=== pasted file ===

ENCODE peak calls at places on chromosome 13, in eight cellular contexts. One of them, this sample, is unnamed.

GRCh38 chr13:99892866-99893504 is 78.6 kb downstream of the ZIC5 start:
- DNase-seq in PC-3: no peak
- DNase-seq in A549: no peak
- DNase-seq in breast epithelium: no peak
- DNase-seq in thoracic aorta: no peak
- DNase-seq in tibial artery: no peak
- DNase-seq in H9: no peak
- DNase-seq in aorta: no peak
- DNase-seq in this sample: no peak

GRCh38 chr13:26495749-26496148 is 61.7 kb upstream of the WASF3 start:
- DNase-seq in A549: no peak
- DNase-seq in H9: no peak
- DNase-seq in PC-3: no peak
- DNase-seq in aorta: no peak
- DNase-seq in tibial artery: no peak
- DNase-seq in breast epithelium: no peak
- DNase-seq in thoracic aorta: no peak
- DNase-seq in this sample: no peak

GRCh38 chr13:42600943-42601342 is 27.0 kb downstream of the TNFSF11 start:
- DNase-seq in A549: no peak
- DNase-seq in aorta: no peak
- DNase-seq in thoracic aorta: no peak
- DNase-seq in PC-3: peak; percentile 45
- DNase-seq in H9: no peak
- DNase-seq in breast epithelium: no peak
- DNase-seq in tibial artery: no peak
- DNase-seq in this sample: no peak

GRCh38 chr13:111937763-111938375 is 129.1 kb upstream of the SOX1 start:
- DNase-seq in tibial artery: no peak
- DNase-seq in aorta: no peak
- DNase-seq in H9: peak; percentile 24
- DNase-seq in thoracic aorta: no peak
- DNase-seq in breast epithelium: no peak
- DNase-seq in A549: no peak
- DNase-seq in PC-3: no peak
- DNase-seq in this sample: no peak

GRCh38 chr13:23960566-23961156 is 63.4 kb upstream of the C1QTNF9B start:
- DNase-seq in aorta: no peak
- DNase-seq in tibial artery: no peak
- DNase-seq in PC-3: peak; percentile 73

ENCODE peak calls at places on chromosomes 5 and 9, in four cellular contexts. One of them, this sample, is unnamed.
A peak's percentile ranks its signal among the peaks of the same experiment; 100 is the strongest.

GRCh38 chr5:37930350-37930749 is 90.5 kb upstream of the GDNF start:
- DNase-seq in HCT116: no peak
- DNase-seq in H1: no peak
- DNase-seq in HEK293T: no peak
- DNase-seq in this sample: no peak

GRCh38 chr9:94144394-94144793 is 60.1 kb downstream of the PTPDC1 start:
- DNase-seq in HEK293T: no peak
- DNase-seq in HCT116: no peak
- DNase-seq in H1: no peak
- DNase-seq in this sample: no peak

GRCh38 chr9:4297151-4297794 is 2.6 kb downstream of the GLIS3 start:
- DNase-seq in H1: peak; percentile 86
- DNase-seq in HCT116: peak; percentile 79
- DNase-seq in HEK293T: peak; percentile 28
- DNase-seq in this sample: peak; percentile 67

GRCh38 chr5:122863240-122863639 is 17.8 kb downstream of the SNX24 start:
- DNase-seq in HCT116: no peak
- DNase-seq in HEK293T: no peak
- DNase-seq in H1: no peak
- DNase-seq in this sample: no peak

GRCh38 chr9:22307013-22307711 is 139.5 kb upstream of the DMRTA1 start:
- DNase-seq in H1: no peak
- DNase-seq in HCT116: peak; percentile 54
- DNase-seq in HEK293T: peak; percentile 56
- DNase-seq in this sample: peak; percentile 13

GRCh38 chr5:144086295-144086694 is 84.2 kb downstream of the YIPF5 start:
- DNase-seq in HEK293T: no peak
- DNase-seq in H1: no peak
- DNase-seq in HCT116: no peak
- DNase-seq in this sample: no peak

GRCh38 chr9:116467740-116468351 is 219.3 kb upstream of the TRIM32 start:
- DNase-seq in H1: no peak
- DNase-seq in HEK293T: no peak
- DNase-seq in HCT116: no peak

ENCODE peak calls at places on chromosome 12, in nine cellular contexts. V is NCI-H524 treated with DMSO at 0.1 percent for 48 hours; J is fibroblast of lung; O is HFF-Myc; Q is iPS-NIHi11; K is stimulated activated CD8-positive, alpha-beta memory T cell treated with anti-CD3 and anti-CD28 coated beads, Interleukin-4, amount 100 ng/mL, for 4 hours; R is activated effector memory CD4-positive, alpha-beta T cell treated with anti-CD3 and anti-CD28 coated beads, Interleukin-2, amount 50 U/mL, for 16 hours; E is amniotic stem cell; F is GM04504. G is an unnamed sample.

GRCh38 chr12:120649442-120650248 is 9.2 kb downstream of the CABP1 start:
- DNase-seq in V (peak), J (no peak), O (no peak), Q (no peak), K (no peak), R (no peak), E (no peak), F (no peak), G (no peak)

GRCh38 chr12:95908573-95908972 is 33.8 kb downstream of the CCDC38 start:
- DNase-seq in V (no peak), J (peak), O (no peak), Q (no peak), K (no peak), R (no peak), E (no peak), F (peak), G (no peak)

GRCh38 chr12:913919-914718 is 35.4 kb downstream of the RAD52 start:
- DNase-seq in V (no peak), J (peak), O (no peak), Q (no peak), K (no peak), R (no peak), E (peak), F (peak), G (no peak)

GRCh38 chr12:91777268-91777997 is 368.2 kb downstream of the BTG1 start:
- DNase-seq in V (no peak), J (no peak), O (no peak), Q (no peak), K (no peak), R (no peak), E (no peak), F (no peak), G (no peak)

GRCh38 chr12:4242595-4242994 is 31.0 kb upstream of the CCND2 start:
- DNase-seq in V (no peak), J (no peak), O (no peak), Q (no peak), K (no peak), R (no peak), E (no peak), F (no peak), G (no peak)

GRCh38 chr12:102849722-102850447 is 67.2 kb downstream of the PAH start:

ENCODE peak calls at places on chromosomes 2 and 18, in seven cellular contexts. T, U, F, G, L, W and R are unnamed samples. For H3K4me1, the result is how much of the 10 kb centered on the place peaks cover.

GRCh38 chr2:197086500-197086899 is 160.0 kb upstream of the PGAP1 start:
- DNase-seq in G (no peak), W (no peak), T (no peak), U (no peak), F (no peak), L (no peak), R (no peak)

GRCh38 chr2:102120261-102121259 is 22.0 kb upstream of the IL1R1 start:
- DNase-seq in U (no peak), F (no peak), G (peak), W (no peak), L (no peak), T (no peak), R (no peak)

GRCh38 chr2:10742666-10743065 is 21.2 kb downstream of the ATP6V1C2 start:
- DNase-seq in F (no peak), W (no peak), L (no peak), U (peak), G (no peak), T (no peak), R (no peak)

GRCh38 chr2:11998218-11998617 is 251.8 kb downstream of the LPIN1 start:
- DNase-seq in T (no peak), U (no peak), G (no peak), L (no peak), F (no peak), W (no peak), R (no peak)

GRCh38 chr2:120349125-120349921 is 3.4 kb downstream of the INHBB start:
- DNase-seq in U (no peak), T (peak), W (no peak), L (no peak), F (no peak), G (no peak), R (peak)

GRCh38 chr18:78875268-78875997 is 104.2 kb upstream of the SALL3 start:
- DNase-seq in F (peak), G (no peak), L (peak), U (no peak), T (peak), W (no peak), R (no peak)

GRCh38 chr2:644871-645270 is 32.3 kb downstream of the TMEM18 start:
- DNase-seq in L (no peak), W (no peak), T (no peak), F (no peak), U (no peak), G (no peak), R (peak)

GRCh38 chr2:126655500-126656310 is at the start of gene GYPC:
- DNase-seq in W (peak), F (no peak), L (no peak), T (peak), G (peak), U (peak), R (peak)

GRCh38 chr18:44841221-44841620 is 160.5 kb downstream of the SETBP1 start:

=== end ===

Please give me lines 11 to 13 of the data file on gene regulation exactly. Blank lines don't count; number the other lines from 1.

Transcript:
GRCh38 chr13:26495749-26496148 is 61.7 kb upstream of the WASF3 start:
- DNase-seq in A549: no peak
- DNase-seq in H9: no peak